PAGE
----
I've put up two more Lucas Aurifeuillian factors with 32/30 large primes (these ones are 3LP on the rational side because that seemed quicker from trial sieving)

[QUOTE=fivemack;503586]I've put up two more Lucas Aurifeuillian factors with 32/30 large primes (these ones are 3LP on the rational side because that seemed quicker from trial sieving)[/QUOTE]
I’ve got a pending C190 GNFS 32/32 3LP (a side) job which test sieves at reasonable speed but your 32/30 strategy intrigues me. Do you think there are any potential pitfalls? 
[QUOTE=swellman;503623]I’ve got a pending C190 GNFS 32/32 3LP (a side) job which test sieves at reasonable speed but your 32/30 strategy intrigues me. Do you think there are any potential pitfalls?[/QUOTE]
I would expect 32/30 to work poorly for GNFS, because part of the polynomial selection effort is to make the algebraic and rational sides of similar difficulty  I'm using it for SNFS where the algebraic side is fixed and always small, and the rational side defines the actual number you're factoring. I tried 32/29 for the L4245AB numbers, but the time per relation went up by 20% and I wasn't able to convince myself that the number of relations needed would go down by more than 10%. 
[QUOTE=fivemack;503650]I would expect 32/30 to work poorly for GNFS, because part of the polynomial selection effort is to make the algebraic and rational sides of similar difficulty  I'm using it for SNFS where the algebraic side is fixed and always small, and the rational side defines the actual number you're factoring.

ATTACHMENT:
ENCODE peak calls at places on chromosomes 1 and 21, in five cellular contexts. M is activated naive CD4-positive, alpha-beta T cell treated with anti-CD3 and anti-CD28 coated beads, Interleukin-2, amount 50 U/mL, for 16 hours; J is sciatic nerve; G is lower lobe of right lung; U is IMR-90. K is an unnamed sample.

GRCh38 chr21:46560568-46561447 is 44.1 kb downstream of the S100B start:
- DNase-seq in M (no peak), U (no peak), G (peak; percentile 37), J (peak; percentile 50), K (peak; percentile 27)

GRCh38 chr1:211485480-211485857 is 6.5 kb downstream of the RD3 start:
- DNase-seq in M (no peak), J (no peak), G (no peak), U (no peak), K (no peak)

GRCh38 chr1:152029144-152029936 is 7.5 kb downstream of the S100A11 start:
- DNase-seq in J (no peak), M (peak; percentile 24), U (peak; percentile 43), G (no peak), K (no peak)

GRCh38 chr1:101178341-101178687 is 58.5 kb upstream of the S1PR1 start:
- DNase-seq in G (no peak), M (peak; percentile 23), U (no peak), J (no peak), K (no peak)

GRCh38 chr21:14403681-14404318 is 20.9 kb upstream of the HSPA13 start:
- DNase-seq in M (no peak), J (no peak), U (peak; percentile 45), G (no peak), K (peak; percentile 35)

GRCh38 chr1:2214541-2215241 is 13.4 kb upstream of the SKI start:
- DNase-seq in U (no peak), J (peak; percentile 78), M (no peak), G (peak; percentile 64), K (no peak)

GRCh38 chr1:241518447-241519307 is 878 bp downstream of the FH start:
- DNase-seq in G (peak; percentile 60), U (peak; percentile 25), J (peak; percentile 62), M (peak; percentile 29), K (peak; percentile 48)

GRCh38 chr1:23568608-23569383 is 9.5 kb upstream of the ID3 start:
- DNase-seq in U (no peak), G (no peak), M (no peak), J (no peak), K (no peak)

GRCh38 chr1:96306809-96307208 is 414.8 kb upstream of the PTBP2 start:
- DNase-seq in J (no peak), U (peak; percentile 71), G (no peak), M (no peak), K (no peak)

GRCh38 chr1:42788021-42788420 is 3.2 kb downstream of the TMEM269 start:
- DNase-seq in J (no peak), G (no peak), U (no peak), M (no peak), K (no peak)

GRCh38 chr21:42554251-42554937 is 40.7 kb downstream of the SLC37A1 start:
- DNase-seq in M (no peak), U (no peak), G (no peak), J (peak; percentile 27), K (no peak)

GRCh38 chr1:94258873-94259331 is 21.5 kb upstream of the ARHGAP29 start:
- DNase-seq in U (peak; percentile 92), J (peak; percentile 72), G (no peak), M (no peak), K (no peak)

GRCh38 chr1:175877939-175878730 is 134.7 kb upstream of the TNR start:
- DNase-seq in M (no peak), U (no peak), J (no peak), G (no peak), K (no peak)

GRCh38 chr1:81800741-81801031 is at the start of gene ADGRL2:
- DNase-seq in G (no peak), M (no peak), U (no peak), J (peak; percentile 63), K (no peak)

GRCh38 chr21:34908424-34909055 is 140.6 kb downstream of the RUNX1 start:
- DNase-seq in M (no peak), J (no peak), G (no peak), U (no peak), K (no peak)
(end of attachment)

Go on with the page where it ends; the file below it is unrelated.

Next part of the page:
I tried 32/29 for the L4245AB numbers, but the time per relation went up by 20% and I wasn't able to convince myself that the number of relations needed would go down by more than 10%.[/QUOTE] Thank you for your insights. I’ll leave the GNFS job as is but will explore 32/30 on some upcoming SNFS jobs. 
My electricity bills for the compute farm (order of £250 a month) are starting to look disproportionate to my lack of income, so I intend to turn off a few nodes in the New Year and will have less postprocessing available. I plan to keep the i9/7940X running linear algebra solidly, which ought to be a meaningful contribution.

Do what you have to do. Others will take up the slack. Or not. But do not worry  we all contribute as our resources allow.

Reserving C217_133_94 for postprocessing

1 Attachment(s)
L2268 cofactor is finished
[CODE]Thu Dec 27 13:55:24 2018 p115 factor: 4468728470697900840421834967730559072239351609830923968364687516254286475954809097190830791569015578978902211846881 Thu Dec 27 13:55:24 2018 p152 factor: 18296844178068673791615190258094855085834941817043952297534445967738800235208282862863613003855248613009139445140931940077191085694589632995284025835767[/CODE] [PASTEBIN]u0Cq6pvG[/PASTEBIN] 
I gave a quick test to L4245A (32/30, aim for 250M relations). (not reserving it, just testing)
Beware that duplication rate is much higher than for other sieving projects: currently from 263M raw rels, only 209M are unique. 
Reserving Fib(1983) cofactor.
Interesting fact: factoring Fib(1983) cofactor (which is [C]Fib(1983)/Fib(1983/3)[/C] ) is ...factoring [C]lucas(1322)1[/C] For odd n , [C]fibonacci(3*n) = fibonacci(n)*(lucas(2*n)1) = fibonacci(n)*(lucas(n)^2+1)[/C] For even n, [C]fibonacci(3*n) = fibonacci(n)*(lucas(2*n)+1) = fibonacci(n)*(lucas(n)^21) = ...[/C] (but for even n, it is obvious that this falls apart into fibonacci(3*n/2)*lucas(3*n/2) and so on, by chain) 
Fib(1983) has a very high duplication rate, so far.
We will probably need to extend the region... [C]Found 286915235 unique, 72560974 duplicate, and 3787 bad relations. Largest dimension used: 1034 of 1300 Average dimension used: 875.6 of 1300[/C] 
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